Physical activity attenuates the influence of FTO variants on obesity risk: a meta-analysis of 218,166 adults and 19,268 children.
Kilpeläinen TO., Qi L., Brage S., Sharp SJ., Sonestedt E., Demerath E., Ahmad T., Mora S., Kaakinen M., Sandholt CH., Holzapfel C., Autenrieth CS., Hyppönen E., Cauchi S., He M., Kutalik Z., Kumari M., Stančáková A., Meidtner K., Balkau B., Tan JT., Mangino M., Timpson NJ., Song Y., Zillikens MC., Jablonski KA., Garcia ME., Johansson S., Bragg-Gresham JL., Wu Y., van Vliet-Ostaptchouk JV., Onland-Moret NC., Zimmermann E., Rivera NV., Tanaka T., Stringham HM., Silbernagel G., Kanoni S., Feitosa MF., Snitker S., Ruiz JR., Metter J., Larrad MTM., Atalay M., Hakanen M., Amin N., Cavalcanti-Proença C., Grøntved A., Hallmans G., Jansson J-O., Kuusisto J., Kähönen M., Lutsey PL., Nolan JJ., Palla L., Pedersen O., Pérusse L., Renström F., Scott RA., Shungin D., Sovio U., Tammelin TH., Rönnemaa T., Lakka TA., Uusitupa M., Rios MS., Ferrucci L., Bouchard C., Meirhaeghe A., Fu M., Walker M., Borecki IB., Dedoussis GV., Fritsche A., Ohlsson C., Boehnke M., Bandinelli S., van Duijn CM., Ebrahim S., Lawlor DA., Gudnason V., Harris TB., Sørensen TIA., Mohlke KL., Hofman A., Uitterlinden AG., Tuomilehto J., Lehtimäki T., Raitakari O., Isomaa B., Njølstad PR., Florez JC., Liu S., Ness A., Spector TD., Tai ES., Froguel P., Boeing H., Laakso M., Marmot M., Bergmann S., Power C., Khaw K-T., Chasman D., Ridker P., Hansen T., Monda KL., Illig T., Järvelin M-R., Wareham NJ., Hu FB., Groop LC., Orho-Melander M., Ekelund U., Franks PW., Loos RJF.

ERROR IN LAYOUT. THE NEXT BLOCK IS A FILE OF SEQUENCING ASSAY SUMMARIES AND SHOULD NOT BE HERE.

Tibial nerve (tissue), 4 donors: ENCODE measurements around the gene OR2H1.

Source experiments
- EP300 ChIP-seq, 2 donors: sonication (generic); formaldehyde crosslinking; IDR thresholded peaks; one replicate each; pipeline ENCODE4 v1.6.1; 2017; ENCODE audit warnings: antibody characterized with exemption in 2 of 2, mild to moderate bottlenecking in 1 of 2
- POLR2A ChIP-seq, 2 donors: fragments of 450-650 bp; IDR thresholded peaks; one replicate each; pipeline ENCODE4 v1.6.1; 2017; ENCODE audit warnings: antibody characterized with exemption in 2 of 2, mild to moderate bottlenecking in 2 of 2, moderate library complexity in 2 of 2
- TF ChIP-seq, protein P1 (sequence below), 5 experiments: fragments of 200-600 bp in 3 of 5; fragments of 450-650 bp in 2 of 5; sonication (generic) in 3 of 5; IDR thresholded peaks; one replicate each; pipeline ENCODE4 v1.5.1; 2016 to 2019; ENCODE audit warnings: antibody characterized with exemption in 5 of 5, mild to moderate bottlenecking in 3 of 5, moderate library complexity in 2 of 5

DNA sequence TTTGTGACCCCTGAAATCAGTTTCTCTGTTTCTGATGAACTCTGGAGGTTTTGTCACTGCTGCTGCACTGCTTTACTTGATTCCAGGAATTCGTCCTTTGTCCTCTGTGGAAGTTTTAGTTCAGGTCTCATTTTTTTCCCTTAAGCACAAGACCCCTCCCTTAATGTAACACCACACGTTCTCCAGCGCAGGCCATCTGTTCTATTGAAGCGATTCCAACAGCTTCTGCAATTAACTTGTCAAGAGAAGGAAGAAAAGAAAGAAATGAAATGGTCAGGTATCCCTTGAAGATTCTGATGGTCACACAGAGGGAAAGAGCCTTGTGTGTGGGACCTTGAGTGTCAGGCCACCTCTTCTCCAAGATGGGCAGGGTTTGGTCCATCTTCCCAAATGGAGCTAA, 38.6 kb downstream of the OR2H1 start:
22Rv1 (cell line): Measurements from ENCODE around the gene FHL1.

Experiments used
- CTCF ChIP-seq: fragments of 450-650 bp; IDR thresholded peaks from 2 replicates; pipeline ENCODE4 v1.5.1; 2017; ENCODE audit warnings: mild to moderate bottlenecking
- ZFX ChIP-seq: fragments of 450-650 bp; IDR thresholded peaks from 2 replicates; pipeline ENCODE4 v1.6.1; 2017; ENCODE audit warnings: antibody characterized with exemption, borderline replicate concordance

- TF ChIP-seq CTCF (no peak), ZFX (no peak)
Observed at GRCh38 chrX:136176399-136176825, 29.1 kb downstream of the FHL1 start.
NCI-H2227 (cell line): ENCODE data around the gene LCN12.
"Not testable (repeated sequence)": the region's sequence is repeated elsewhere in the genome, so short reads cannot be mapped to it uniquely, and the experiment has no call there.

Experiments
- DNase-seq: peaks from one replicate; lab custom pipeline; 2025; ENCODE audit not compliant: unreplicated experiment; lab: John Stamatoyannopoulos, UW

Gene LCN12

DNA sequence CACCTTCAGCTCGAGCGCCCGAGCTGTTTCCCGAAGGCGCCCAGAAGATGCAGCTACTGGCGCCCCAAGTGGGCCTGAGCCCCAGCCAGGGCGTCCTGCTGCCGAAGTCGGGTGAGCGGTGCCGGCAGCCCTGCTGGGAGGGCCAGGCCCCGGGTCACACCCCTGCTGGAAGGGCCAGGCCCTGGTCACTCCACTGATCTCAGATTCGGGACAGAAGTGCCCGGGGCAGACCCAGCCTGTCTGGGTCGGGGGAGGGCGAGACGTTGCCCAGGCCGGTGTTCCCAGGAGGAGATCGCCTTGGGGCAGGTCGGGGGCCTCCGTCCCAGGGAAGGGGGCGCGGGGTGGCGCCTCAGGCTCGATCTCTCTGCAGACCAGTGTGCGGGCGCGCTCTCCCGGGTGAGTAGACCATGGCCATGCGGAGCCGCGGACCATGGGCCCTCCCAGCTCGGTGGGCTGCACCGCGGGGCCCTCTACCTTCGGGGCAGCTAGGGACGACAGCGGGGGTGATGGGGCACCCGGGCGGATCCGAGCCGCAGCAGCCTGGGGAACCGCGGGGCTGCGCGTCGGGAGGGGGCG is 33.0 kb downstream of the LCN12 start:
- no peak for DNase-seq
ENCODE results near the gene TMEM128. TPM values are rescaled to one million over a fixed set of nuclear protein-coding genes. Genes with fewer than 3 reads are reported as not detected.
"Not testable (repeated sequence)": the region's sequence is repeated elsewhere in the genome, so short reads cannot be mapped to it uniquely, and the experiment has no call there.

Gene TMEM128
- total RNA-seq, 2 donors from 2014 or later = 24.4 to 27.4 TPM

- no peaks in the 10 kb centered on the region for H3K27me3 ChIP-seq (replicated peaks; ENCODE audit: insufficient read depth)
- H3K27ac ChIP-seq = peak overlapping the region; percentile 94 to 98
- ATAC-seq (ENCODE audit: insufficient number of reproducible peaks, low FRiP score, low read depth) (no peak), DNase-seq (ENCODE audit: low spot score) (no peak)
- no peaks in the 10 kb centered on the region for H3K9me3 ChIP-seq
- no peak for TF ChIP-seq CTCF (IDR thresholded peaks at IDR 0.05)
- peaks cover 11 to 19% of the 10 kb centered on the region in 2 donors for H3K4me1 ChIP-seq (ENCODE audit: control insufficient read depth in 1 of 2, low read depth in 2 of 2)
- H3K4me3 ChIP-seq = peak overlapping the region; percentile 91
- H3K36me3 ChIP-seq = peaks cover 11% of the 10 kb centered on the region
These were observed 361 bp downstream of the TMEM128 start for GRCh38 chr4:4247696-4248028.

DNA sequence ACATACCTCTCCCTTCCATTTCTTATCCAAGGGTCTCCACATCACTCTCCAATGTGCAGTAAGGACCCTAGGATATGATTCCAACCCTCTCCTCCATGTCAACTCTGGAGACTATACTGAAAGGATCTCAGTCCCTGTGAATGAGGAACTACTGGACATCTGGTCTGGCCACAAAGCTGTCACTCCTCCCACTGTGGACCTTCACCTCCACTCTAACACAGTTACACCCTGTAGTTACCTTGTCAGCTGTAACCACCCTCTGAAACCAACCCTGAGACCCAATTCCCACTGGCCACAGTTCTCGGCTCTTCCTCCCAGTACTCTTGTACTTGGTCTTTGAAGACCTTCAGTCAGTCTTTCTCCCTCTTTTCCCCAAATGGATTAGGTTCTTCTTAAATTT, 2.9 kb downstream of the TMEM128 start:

BACKGROUND: The FTO gene harbors the strongest known susceptibility locus for obesity. While many individual studies have suggested that physical activity (PA) may attenuate the effect of FTO on obesity risk, other studies have not been able to confirm this interaction. To confirm or refute unambiguously whether PA attenuates the association of FTO with obesity risk, we meta-analyzed data from 45 studies of adults (n = 218,166) and nine studies of children and adolescents (n = 19,268). METHODS AND FINDINGS: All studies identified to have data on the FTO rs9939609 variant (or any proxy [r(2)>0.8]) and PA were invited to participate, regardless of ethnicity or age of the participants. PA was standardized by categorizing it into a dichotomous variable (physically inactive versus active) in each study. Overall, 25% of adults and 13% of children were categorized as inactive. Interaction analyses were performed within each study by including the FTO×PA interaction term in an additive model, adjusting for age and sex. Subsequently, random effects meta-analysis was used to pool the interaction terms. In adults, the minor (A-) allele of rs9939609 increased the odds of obesity by 1.23-fold/allele (95% CI 1.20-1.26), but PA attenuated this effect (p(interaction) = 0.001). More specifically, the minor allele of rs9939609 increased the odds of obesity less in the physically active group (odds ratio = 1.22/allele, 95% CI 1.19-1.25) than in the inactive group (odds ratio = 1.30/allele, 95% CI 1.24-1.36). No such interaction was found in children and adolescents. CONCLUSIONS: The association of the FTO risk allele with the odds of obesity is attenuated by 27% in physically active adults, highlighting the importance of PA in particular in those genetically predisposed to obesity.